This research paper presents the Field theory of psychology. Gestalt psychology and field theory are defined. Discussion includes development of both theories with contributions, influences, and criticisms of Kohler and Lewin.
Gestalt psychology was a reaction against structuralism and behaviorism. Kohler and Koffka were leading Gestaltists who stated that experience and behavior cannot be analyzed into elements of consciousness and they cannot be broken down to stimulus-response units. Gestaltists believed that behavior and experience are wholes that are unanalyzable, and certain relationships between the whole and its parts can be understood. Gestalt experiments included perception, learning, and thinking (Sargent & Stafford, 1965, p. 4).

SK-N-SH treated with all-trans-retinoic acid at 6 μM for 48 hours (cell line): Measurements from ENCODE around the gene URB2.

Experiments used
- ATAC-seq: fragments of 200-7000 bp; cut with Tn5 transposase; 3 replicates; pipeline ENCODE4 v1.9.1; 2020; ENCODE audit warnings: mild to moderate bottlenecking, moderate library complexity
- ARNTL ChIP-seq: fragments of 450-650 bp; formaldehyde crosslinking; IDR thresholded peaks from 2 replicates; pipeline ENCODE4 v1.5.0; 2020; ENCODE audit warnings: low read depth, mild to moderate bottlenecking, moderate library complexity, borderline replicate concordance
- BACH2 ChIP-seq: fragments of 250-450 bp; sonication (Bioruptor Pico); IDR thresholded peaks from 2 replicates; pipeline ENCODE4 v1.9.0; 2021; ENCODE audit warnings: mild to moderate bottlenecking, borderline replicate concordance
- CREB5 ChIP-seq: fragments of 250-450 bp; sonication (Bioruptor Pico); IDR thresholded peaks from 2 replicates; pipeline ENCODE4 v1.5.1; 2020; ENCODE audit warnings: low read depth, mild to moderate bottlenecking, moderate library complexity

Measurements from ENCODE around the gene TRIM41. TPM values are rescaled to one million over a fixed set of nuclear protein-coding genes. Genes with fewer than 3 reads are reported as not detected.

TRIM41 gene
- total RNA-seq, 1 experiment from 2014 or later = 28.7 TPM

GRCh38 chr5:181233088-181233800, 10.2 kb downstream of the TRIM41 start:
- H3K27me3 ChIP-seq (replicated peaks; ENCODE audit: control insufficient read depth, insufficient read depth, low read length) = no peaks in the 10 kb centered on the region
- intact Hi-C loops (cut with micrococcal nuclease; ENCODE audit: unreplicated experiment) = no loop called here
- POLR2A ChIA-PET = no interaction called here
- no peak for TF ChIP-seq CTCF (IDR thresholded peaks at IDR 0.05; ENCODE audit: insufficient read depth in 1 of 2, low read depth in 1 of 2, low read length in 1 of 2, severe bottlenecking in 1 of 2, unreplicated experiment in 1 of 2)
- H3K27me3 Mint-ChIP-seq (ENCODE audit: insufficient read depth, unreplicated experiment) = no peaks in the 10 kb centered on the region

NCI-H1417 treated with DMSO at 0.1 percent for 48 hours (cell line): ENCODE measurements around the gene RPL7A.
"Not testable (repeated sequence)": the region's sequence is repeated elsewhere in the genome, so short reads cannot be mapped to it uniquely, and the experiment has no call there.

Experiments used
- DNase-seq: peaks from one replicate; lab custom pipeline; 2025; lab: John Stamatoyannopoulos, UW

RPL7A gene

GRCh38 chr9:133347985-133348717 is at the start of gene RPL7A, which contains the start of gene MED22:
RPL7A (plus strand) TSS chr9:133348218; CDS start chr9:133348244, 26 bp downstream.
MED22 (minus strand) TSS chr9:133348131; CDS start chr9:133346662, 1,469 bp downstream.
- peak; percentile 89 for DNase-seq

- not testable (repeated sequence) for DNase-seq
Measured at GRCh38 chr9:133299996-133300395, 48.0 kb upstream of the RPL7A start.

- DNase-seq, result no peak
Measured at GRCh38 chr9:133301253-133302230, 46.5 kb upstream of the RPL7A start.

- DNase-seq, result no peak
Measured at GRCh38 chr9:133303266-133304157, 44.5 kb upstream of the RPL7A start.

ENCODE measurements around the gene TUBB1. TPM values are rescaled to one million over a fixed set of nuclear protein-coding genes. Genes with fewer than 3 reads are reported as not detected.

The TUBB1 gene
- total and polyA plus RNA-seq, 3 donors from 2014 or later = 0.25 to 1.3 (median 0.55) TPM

Gestalt psychologists viewed sensory elements as appearing after introspection. Real data of experience were organized and extended wholes and specific elements are not encountered in consciousness or behavior. Sensory data is found in an orderly arrangement such that a young child could respond without previous learning. Adults are viewed as reacting to the pattern or total organization of the objects around them; these Gestalten or configurations are the mental elements. Gestalt psychology is the study of this organization of unitary experiences, how they exist and change, and factors involved (Garrett, 1951, pp. 63-64).
The term field theory now refers to